BVI News

We’re not restoring power to our friends first

Minister responsible for works and electricity, Mark Vanterpool.

The BVI Electricity Corporation (BVIEC), and Minister responsible for electricity, Mark Vanterpool are defending that parliamentarians are not being given preferential treatment to get power restored to their personal homes.

The BVIEC made the statement this week amid claims from some residents that officials and other select persons were being prioritized for electricity.

Some members from both sides of the political divide such as Vanterpool and Opposition Leader Andrew Fahie have already been put back on the electricity grid.

Deputy Chairman of the BVIEC, Henry Creque said those instances are mere ‘coincidence’.

Creque

“That was matter of luck of the draw… The Deputy Premier only got power last night so it’s not us really picking and choosing. A lot of that is coincidence,” Creque told residents of the First District on Sunday. Several homes in that District are still without power.

Meanwhile, Works Minister Vanterpool explained that power is restored to homes based on varying factors.

One factor is location, Vanterpool said.

“It just depends on where you are and how things are in that area. Because sometimes your poles might be down and the other person next door might have the pole up or the transformer.”

The minister said securing electricity materials has also caused a delay in getting more homes back on the grid.

“Materials such as the lines and the transformers and even the poles – we have had a lot of challenges getting those. They were coming quickly in the beginning until Miss Maria came by and hit Puerto Rico, St Thomas, and St Croix,” said Vanterpool.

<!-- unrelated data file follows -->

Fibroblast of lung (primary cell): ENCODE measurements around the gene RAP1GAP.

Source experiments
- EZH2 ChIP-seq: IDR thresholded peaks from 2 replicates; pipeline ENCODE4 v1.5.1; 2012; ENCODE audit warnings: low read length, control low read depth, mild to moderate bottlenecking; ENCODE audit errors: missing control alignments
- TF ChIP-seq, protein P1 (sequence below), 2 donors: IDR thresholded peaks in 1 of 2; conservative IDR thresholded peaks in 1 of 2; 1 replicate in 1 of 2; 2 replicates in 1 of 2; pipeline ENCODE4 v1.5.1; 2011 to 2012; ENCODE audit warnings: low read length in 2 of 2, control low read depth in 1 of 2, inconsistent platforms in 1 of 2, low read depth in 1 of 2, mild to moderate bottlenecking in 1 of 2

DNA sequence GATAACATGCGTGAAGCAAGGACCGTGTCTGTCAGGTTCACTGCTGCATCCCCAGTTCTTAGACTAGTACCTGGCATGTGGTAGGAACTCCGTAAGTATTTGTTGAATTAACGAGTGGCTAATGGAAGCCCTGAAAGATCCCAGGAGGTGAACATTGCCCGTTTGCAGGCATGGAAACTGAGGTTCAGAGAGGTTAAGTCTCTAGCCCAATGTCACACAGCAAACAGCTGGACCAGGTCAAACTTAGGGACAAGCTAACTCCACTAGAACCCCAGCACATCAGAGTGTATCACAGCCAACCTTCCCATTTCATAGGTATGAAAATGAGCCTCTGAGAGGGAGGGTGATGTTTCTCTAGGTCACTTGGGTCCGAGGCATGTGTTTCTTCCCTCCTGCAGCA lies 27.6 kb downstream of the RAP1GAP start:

“The factories in the States that would normally send to us quickly and easily, they had a big demand now from Puerto Rico, St Thomas, and St Croix so material began to come slower and slower… That’s what happens when you have that impact in the whole region. It slows down things during recovery in that sense,” the minister explained.

The September hurricanes damaged some 12,000 poles, 400 miles of conductor cable, 2,200 pole-mounted transformers, and 3,500 streetlights across the British Virgin Islands.

However, power is now restored to roughly 60 percent of the territory.

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2 Comments

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  1. Chris Shears says:

    I always get the last word!

  2. Chris Shears says:

    The BVI is guilty of money laundering and being a tax haven.

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